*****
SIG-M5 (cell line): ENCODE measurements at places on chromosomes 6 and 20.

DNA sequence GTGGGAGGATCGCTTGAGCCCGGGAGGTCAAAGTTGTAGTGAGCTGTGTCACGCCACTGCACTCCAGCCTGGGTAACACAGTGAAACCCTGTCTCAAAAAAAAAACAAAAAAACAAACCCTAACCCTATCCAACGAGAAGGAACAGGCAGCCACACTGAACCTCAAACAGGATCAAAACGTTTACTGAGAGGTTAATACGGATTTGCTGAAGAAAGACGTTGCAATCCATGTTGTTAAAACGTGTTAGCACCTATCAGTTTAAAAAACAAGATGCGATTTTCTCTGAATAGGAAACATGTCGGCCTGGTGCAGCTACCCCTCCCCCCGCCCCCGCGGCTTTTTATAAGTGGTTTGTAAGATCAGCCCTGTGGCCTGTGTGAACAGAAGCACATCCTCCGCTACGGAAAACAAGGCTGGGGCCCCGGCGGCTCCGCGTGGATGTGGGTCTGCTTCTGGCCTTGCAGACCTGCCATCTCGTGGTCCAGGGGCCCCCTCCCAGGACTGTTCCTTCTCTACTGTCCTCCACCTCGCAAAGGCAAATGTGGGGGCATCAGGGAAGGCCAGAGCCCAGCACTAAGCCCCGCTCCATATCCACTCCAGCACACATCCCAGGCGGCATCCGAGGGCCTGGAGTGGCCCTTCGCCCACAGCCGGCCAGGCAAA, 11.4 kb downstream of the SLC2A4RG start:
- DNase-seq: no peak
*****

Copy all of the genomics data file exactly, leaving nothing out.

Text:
SIG-M5 (cell line): ENCODE measurements at places on chromosomes 6 and 20.

DNA sequence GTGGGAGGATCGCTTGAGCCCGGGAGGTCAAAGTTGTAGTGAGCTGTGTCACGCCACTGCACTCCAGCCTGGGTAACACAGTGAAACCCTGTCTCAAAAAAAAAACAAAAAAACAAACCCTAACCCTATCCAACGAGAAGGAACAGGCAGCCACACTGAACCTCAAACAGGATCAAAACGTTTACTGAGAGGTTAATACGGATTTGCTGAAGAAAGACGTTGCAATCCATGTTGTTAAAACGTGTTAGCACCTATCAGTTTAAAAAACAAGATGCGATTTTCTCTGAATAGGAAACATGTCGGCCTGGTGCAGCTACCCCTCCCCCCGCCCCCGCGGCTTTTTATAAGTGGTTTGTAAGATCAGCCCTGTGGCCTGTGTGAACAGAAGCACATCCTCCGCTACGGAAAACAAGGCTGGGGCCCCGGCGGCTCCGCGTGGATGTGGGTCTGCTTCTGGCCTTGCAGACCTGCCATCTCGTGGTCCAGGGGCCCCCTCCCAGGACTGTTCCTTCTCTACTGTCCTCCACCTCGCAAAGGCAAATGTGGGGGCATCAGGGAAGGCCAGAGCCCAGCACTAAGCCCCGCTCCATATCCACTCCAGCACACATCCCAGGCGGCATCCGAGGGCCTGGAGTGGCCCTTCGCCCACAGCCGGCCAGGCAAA, 11.4 kb downstream of the SLC2A4RG start:
- DNase-seq: no peak